Other than three serialized novels for Flynn’s, Trent appeared in only one pulp magazine story. The private eye in “The Shadow’s Shadow” is a young fellow named Bentley Mayne, who has obtained a fine reputation for cleverness and success for the cases he’s worked on.

   Enter steel magnate John Dawbarn, who has been trying to convince someone in Washington that his new method of processing steel is something our country’s government ought to have. Fearing that the secret may fall instead into enemy hands, Dawbarn calls on Mayne, who is happy to take the case.

   But instead of working on it himself, he assigns an associate named Captain Dashwood to act as Dawbarn’s bodyguard. Dashwood is (um) a dashing Englishman in dapper dress and a monocle, and fits in well with Dawbarn’s society-minded wife’s life style.

   After the secret plans is a master criminal known only as The Shadow (no relation to the fellow who came along later). The problem is, no one knows what he looks like. He could be anyone. Now Dashwood is competent enough, but his eye is as much on Dawbarn’s daughter Betty as on ferreting out who The Shadow might be or where he may strike next, but happily to say, both halves of the story work out well.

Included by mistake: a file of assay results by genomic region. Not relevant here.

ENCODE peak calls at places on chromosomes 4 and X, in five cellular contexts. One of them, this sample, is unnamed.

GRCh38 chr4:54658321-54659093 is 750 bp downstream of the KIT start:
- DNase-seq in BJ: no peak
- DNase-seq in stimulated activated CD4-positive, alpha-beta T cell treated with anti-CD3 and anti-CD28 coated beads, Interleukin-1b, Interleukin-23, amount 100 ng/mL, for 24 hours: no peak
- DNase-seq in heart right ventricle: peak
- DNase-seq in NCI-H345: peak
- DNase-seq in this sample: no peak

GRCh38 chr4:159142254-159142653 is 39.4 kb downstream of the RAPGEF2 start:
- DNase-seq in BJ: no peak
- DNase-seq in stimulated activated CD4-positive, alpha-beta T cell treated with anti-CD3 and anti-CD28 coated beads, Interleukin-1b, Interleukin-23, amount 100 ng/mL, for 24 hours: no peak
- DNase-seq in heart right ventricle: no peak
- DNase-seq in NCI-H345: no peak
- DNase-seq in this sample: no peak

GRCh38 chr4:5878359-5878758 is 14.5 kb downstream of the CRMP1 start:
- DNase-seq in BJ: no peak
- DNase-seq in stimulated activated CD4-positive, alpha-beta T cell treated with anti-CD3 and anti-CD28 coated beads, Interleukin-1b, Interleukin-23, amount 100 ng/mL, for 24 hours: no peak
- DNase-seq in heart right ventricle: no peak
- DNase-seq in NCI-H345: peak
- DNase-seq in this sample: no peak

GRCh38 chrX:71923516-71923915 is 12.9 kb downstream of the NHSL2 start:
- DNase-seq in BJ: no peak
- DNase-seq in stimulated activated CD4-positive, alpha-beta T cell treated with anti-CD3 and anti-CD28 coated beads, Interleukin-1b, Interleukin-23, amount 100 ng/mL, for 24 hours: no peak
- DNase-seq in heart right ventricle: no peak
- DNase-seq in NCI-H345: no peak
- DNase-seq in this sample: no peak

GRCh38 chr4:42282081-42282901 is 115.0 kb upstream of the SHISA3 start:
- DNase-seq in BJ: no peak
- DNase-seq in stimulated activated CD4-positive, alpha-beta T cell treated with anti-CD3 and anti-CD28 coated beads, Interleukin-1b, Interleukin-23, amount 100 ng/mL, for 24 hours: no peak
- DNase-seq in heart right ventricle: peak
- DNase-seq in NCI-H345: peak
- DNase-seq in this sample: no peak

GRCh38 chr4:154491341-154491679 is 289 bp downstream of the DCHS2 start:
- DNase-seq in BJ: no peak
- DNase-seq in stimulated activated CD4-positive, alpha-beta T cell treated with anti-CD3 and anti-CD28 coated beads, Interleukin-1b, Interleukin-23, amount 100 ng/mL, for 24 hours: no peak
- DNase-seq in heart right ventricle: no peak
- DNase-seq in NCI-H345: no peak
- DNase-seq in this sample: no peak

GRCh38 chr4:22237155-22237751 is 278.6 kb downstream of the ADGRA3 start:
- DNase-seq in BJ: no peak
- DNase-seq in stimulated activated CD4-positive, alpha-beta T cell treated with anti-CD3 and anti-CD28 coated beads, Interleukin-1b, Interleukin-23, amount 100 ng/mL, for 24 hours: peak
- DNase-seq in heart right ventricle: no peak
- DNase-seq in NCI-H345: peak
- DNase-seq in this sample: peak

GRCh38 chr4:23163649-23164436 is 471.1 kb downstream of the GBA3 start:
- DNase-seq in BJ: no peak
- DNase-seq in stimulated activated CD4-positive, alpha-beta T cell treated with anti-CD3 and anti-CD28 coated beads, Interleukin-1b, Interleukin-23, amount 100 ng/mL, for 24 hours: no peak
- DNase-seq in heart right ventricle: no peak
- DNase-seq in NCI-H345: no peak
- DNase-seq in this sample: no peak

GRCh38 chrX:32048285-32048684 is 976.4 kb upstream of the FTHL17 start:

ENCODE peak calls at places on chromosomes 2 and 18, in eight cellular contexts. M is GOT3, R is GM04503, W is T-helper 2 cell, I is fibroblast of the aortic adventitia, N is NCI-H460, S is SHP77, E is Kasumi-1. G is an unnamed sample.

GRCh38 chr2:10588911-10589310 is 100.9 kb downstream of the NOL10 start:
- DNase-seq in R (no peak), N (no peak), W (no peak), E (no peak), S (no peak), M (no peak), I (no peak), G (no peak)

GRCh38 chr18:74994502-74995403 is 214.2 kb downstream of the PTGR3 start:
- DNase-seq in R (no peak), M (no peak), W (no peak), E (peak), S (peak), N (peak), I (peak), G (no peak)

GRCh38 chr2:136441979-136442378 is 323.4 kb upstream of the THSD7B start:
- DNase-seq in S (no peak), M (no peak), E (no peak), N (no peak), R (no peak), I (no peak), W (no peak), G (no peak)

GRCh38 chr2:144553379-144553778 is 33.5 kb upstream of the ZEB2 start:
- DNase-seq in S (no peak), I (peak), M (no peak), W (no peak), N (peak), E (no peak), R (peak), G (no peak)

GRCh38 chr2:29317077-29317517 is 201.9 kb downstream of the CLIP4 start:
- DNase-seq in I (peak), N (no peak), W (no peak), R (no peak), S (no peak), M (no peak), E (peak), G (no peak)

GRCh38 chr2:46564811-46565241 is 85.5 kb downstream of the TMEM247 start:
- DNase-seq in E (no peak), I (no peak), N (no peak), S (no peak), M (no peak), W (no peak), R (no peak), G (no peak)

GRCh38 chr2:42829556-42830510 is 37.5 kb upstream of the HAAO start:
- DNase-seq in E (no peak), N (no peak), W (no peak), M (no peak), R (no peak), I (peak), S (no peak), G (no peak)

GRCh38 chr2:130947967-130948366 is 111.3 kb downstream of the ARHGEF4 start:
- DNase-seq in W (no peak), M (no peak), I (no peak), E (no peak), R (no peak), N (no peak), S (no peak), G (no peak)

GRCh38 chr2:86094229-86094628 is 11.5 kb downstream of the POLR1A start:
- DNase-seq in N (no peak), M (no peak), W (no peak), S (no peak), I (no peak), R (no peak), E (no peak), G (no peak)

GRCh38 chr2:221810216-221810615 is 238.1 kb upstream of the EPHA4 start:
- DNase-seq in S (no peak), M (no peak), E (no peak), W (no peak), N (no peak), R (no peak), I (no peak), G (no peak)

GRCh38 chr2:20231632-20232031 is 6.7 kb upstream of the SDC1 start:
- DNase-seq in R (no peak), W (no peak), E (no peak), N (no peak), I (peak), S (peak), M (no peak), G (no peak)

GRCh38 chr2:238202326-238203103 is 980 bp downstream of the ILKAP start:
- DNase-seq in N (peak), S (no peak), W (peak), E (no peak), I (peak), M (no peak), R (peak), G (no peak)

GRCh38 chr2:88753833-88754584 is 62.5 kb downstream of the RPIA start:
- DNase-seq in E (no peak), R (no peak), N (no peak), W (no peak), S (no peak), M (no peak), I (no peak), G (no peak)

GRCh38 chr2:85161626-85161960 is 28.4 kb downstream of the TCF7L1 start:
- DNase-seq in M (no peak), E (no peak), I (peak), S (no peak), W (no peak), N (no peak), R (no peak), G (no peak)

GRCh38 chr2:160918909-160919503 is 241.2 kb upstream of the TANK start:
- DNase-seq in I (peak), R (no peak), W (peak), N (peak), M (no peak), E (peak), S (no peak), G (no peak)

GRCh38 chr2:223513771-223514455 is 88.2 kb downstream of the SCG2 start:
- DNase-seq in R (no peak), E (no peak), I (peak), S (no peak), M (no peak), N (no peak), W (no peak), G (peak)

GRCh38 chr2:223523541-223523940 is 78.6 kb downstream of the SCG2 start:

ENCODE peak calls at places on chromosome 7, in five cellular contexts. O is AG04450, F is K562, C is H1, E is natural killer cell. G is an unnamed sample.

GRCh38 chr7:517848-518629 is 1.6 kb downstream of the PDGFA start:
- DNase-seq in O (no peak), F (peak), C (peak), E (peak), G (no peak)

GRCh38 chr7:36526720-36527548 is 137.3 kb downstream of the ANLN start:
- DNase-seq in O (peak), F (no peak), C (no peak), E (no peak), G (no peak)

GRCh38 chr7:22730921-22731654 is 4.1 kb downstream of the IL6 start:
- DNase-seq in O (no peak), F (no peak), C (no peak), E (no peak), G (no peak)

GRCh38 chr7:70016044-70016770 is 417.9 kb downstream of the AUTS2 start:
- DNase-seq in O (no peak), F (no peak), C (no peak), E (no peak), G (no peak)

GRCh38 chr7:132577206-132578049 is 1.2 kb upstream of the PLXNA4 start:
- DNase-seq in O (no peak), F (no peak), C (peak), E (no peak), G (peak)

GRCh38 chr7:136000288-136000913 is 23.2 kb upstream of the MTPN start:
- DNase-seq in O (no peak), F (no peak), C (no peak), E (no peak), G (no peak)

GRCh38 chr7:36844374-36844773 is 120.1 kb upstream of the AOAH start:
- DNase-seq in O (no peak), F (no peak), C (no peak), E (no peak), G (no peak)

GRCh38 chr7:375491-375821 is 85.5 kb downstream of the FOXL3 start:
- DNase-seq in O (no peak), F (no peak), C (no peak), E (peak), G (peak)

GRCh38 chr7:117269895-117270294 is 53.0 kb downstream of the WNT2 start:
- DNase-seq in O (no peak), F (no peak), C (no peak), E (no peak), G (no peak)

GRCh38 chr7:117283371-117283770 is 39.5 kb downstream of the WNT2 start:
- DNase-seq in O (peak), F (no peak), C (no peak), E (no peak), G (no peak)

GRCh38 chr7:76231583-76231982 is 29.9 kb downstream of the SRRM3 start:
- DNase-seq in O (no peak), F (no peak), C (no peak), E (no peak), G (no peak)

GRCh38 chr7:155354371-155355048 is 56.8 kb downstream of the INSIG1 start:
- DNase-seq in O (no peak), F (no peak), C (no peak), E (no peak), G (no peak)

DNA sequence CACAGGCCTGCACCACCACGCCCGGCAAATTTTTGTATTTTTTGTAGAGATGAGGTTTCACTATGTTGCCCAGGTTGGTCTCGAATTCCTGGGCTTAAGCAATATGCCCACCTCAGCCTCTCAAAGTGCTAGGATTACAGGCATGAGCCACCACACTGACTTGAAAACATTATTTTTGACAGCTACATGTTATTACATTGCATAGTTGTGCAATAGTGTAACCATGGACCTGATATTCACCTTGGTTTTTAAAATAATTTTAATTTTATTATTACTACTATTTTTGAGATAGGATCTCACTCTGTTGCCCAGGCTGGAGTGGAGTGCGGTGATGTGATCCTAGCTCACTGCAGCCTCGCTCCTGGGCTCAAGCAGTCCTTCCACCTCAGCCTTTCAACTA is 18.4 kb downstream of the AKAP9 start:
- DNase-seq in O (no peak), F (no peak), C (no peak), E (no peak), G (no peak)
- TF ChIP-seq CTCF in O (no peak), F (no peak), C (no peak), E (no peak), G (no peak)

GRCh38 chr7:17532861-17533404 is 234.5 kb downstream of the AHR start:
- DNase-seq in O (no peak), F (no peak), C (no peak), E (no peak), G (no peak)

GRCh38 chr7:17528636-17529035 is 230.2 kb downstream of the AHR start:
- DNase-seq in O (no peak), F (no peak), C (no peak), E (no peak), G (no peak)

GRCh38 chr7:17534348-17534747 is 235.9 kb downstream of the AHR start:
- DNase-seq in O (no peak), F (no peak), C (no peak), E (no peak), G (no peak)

[PLOT ALERT] There is a strange twist in the tale that I ordinarily wouldn’t bring up, but since it may not be easy for yous to obtain the copy of Flynn’s the story is in, I have decided to tell you about it anyway. It seems that Mayne and Dashwood are one and the same. I haven’t decided what purpose the hoax is for — he doesn’t even tell Dawbarn what’s going on — but personally I think Dawbarn is something of a dolt to not to have recognized Mayne’s alter ego almost immediately.

   But now that the impersonation has been revealed, it might explain why this was Bentley Mayne’s first and last appearance. That and the fact that at story’s end, he and Betty seem to be on their way to settling down in fine matrimonial fashion.

CHARLOTTE MacLEOD – The Recycled Citizen. Sarah Kelling (Bittersohn) #7. Mysterious Press, hardcover, 1988; paperback, 1989.

   The senior citizens’ recycling center run by Sarah Kelling’s many relatives runs into hard times in this latest adventure. One of the members is a mugging victim, but leaves traces of heroin in his scavenger bag, and unaccountably, a fortune of $41,326.

   In recent books MacLeod has erred badly in assuming that we are all as fond of her characters as she is. Of the 250 pages in this one, 200 are filled with tweedle. Humorous, good-natured tweedle, but still tweedle. The other 50 pages consist of utter nonsense.

[FOOTNOTE.] Would you believe a drug delivery system based on filling empty antique cans of Grapercola soda pop with dope, then dropping them conveniently on the paths of senior citizens supplementing their incomes from retrieving them for salvage? Neither would I. (Yes, I know it’s meant to be funny. Believe me, I wish it were.)

–Reprinted with some mild revisions from Mystery*File #14, July 1989.